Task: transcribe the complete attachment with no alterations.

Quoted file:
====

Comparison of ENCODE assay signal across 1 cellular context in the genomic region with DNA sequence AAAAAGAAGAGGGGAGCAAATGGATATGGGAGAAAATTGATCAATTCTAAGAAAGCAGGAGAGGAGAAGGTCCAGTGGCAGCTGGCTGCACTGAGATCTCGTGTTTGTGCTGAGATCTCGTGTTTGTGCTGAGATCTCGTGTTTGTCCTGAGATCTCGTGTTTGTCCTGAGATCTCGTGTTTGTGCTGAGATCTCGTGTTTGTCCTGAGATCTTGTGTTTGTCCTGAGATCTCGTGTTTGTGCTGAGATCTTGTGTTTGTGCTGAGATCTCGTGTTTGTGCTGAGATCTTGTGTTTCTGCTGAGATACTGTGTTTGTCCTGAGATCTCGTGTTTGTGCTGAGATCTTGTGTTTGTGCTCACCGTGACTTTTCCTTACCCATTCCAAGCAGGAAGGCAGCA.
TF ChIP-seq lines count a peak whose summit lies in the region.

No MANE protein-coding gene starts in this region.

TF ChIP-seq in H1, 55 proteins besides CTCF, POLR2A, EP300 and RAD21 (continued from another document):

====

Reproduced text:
Comparison of ENCODE assay signal across 1 cellular context in the genomic region with DNA sequence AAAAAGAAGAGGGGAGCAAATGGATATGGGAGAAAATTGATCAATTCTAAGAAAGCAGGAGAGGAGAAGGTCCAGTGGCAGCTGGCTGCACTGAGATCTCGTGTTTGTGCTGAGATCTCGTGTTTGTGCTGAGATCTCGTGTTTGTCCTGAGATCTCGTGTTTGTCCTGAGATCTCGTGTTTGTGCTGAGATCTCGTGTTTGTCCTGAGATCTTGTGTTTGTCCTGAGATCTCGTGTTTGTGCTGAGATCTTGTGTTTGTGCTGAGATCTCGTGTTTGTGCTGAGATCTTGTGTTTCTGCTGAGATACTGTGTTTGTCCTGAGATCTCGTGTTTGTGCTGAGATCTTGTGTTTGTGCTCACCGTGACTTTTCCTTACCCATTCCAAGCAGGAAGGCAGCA.
TF ChIP-seq lines count a peak whose summit lies in the region.

No MANE protein-coding gene starts in this region.

TF ChIP-seq in H1, 55 proteins besides CTCF, POLR2A, EP300 and RAD21 (continued from another document):